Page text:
This tie has captured the imagination of the Bradford City public, just at the point where Leeds-hating is the lowest I have seen it. And long-term, it remains to be seen how it will effect the culture and the fabric of supporting Bradford City. Perhaps this game will rekindle that passionate hatred in younger supporters at least, or perhaps it will cause it to fade away from the rest of us some more. If we were to finally win, we will lovingly treasure the evening for many years to come. But what else? Perhaps, for supporters like me who grew up hating Leeds a little too passionately, and who can no longer muster such negative enthusiasm, a long overdue victory would provide some closure. Perhaps, yet another Leeds victory would hurt much less than all the previous ones.

Ultimately, this is going to be a brilliant occasion and to see a full Valley Parade making an almighty racket is what we live for. That there is an edge to the game and bragging rights at stake guarantees a lively evening. It is exciting to play Leeds, that much is undeniable. And when I go through those turnstiles and take my seat in the Kop, I know that much of my adult sensibilities will wait patiently outside and allow the 15-year-old inside me to run riot for a couple of hours.

We all hate Leeds for one, unifying evening at least. Many things change when you get older, but other things stay the same.

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8 replies

  1. The only other competitive victory over Leeds was the Full Members Cup October 1986. I think Greg Abbott scored the solitary goal in extra time at Elland Road in front of a crowd of less than 3 thousand. So 2 city victories over Leeds in 1986. It’s long over due but will be well worth the wait come Wednesday night.

  2. Jason on the money with this article. Part of my dislike of Leeds, as well as the points you’ve mentioned above, was the negative impact it had on the Bradford economy. I’ve lost count of the number of firms who moved over to LS or decided to open their only West Yorkshire presence there instead of Bfd. Saying that both cities are heavily intertwined on many fronts. I’m sure many of Leeds purist would disagree but facts show otherwise.

    Saying all that its the terriers who I really dislike. Maybe because I’ve seen far more derbies with them. Plus I think we are similar in size to Town, whilst Leeds do have a much larger fan base.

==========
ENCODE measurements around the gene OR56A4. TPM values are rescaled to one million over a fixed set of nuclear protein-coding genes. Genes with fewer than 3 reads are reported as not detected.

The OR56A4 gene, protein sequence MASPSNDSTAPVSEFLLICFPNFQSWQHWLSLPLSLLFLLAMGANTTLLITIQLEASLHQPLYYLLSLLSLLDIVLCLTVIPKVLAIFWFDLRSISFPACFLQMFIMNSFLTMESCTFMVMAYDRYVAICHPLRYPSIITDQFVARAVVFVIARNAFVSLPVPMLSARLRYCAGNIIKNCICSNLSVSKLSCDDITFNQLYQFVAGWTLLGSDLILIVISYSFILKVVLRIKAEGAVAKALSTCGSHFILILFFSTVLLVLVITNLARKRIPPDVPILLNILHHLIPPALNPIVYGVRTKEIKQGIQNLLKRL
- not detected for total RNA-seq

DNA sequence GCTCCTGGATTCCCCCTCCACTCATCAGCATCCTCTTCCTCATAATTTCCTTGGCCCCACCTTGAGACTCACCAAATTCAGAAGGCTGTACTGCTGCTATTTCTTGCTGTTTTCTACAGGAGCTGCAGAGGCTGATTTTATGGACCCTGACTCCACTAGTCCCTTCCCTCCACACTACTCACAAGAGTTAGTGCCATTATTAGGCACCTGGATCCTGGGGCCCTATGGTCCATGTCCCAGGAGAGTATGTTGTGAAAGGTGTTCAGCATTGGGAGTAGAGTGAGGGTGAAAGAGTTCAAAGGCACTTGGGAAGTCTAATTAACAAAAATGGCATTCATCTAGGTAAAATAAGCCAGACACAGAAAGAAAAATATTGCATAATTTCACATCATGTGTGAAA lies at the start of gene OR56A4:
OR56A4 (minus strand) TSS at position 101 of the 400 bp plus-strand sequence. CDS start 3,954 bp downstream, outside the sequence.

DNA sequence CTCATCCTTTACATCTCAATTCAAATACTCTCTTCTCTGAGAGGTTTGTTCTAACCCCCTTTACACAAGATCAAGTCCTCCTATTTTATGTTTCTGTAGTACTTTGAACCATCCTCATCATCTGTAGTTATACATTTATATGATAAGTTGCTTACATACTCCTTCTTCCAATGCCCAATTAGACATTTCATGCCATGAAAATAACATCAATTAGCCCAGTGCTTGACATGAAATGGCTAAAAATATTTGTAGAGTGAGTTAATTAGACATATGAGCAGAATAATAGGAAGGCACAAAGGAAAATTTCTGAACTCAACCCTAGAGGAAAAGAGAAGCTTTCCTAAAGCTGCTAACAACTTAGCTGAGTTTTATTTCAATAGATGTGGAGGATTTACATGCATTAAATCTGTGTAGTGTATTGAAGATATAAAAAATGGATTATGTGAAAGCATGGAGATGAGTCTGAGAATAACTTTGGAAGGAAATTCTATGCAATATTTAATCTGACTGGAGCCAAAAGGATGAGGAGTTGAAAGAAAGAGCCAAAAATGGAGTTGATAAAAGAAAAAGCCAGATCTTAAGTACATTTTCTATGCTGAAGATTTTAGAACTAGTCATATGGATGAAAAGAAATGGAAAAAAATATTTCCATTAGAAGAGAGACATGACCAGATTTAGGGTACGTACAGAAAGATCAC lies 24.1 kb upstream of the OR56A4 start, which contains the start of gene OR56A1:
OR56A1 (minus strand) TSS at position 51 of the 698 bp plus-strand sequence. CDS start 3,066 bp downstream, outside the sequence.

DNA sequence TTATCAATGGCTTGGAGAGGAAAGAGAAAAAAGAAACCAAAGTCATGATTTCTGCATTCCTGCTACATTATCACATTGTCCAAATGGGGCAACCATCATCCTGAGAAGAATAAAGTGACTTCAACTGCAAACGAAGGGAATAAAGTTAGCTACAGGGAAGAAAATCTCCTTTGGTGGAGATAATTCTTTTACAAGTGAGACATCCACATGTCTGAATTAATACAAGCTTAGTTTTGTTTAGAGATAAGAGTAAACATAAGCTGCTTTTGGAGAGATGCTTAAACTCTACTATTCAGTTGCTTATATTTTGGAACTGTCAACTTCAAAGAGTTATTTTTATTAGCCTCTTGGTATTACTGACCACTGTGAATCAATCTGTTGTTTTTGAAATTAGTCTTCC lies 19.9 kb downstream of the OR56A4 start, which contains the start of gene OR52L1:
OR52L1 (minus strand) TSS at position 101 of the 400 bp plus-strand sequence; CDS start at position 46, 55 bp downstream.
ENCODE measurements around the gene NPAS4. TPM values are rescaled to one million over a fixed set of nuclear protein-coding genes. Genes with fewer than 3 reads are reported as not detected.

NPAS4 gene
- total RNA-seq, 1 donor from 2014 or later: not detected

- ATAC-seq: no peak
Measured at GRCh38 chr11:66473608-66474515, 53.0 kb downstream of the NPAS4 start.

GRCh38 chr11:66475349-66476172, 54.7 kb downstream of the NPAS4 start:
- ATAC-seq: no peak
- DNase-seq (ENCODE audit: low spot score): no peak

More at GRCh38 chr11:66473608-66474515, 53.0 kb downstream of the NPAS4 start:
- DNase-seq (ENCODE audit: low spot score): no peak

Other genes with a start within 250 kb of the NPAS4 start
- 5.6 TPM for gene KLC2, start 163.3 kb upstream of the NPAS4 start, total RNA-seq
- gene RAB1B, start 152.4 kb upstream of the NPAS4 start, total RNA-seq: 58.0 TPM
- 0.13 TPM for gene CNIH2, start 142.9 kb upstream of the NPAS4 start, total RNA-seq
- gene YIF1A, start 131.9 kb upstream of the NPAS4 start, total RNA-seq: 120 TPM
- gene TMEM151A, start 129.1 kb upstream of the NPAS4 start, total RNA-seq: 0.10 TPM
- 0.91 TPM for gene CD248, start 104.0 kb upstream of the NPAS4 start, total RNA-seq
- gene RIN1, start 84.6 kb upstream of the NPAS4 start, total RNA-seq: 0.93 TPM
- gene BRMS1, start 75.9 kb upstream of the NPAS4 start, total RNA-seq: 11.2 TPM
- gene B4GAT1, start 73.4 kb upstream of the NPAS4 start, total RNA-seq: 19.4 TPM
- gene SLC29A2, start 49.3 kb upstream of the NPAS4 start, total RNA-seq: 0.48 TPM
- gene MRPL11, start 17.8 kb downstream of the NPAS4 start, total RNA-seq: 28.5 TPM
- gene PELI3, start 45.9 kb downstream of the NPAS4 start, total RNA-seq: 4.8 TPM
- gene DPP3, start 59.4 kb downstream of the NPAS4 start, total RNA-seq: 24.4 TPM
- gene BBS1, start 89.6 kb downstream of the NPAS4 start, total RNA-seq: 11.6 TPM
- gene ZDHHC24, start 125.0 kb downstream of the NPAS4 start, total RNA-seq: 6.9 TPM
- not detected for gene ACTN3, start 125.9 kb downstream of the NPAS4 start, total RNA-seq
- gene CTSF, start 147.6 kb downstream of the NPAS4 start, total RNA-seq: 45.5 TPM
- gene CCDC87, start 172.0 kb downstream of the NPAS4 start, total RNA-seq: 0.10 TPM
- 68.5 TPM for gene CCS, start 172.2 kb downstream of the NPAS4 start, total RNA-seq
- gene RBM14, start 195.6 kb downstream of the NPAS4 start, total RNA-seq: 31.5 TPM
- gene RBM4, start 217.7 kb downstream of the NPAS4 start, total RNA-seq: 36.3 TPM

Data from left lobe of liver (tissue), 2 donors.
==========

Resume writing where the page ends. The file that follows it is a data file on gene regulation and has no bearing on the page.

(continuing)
Still a certain novelty with playing Leeds. Hoping the game passes off tomorrow for the right reasons on and off the pitch.

  3. Brilliantly written, some very well-put and considered points.

    This is coming from a Leeds fan too

  4. I am older than Jason, and go back to the 60s as fan, when as a proud City fan, and also a proud Shipleyian, it disappointed me to see football fans leave the town and head east to L666s every other Saturday, rather than support their local team. Of course the attraction was watching a team that were winning major trophies, even if the rest of football did not like the cyincal and dirty way that the famous Revie team played. So within me grew a dislike for the `club East of Pudsey` and it has remained so ever since. This was compounded by their reaction to the fire disaster in the 85/86 season when we played at Elland Road and were subject ti chants about missing barbeques and raised cigarette lighters. This from supporters who pushed a wall over and killed a Birmingham City fan on the same day as the fire disaster. This from supporters of a club who wrecked quiet and sedate Bournemouth.
    Then came the scenes at Odsal, which were totally insensitive given the recent circumstances still affecting many City fans. I saw a post the other night where a supporter of L666s was claiming they “only shook the chip van” and “the fat caught fire” as if that excused their actions. No mention of the bricks raining over towards the City fans and my five year old son, no mention of the lad who threw a corner flag into the crowd like a spear.